It’s Valentine’s Day and plenty of men and women will be going out on a date tonight. Chocolates and flowers, typical Valentine’s Day items, likely fetch premium prices today. But that’s expected. What about that hair cut or that mani/pedi you may have gotten just in time for your special outing? You actually don’t pay a premium for those just today or during any other holiday. Nope, state licensing requirements ensure that you pay extra for those any day of the year.

Now, some argue that licensing requirements are important to protect consumers by ensuring that florists, nail technicians, barbers and hair stylists receive training regarding hygiene and safety concerns. Fair enough. However, many of the state licensing rules go way overboard in requiring hours and hours of training, not to forget the cash expenditures associated with these training programs. The Wall Street Journal reports:

Texas, for instance, requires hair-salon “shampoo specialists” to take 150 hours of classes, 100 of them on the “theory and practice” of shampooing, before they can sit for a licensing exam. That consists of a written test and a 45-minute demonstration of skills such as draping the client with a clean cape and evenly distributing conditioner.

California requires barbers to study full-time for nearly a year, a curriculum that costs $12,000 at Arthur Borner’s Barber College in Los Angeles. Mr. Borner says his graduates earn more than enough to recoup their tuition, though he questions the need for such a lengthy program. “Barbering is not rocket science,” he said. “I don’t think it takes 1,500 hours to learn. But that’s what the state says.”

Licensing laws are mostly an anticompetitive tool imposed on new entrants by those already in the industry. Excessive educational requirements as those described in the above Journal excerpt raise the price of entry into an industry, making it harder for would-be entrepreneurs to get their business off the ground. This lowers competition, enabling licensed occupations to charge their customers higher prices than they otherwise could. Low-budget entrepreneurs and customers are understandably hit hardest by these rules.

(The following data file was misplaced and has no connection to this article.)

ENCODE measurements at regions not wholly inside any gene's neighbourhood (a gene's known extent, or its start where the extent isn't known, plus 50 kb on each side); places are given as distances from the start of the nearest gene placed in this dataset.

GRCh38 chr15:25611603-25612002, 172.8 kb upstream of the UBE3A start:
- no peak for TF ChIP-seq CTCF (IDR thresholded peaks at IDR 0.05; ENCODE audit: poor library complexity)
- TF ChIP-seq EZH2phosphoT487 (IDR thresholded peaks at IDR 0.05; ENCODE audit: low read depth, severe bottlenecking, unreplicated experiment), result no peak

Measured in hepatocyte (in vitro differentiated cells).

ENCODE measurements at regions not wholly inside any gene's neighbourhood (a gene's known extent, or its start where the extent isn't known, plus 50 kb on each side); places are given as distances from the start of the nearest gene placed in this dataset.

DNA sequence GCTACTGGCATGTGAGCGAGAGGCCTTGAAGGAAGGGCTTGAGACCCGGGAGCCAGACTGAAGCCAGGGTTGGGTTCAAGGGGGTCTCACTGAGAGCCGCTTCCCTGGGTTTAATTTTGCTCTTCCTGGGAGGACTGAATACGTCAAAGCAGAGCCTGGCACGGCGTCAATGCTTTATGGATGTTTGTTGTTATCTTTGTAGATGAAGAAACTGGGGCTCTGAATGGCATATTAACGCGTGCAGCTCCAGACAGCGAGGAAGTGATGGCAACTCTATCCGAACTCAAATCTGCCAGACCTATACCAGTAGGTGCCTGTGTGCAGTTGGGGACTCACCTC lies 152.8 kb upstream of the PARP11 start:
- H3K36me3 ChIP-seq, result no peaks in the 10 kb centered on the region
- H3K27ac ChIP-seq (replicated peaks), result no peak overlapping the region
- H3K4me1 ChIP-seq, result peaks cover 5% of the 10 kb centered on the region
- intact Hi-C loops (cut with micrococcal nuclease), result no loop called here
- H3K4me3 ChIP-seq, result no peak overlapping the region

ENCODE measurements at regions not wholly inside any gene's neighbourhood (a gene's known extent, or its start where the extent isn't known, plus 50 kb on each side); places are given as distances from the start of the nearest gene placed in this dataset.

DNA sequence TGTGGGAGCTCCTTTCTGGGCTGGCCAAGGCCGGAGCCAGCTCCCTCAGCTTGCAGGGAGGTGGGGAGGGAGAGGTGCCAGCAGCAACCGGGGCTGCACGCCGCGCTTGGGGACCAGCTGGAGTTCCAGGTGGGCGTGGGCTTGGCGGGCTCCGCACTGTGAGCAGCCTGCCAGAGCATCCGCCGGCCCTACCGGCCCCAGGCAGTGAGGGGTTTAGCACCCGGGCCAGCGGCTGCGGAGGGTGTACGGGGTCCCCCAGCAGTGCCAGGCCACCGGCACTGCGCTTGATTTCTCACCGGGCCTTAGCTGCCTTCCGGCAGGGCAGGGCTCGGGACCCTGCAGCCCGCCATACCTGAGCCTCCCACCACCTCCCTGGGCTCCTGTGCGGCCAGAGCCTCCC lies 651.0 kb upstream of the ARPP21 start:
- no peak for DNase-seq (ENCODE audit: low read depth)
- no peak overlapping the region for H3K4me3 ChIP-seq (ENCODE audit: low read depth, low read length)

“Occupations prefer to be licensed because they can restrict competition and obtain higher wages,” said Morris Kleiner, a labor professor at the University of Minnesota. “If you go to any statehouse, you’ll see a line of occupations out the door wanting to be licensed.”

Persistently high unemployment and related state budget woes, through reduced tax income and the burdens of unemployment checks, ought to motivate states to review their licensing regulations and cut those that are most burdensome with little benefit to state citizens, except those protected from competition by such rules.

The Institute for Justice (IJ) has some good suggestions, in their 8-part report on how anti-competitive and irrational regulations stifle entrepreneurship in U.S. cities, on what regulations to cut first. When states don’t cut their nonsensical licensing regulations by their own accord, IJ likes to push them with lawsuits. Thanks to IJ, Louisiana florists, operating in the only state to require florists to be licensed, are able to put together Valentine’s floral arrangements today relieved from the most arbitrary and subjective aspects of that state’s licensing scheme.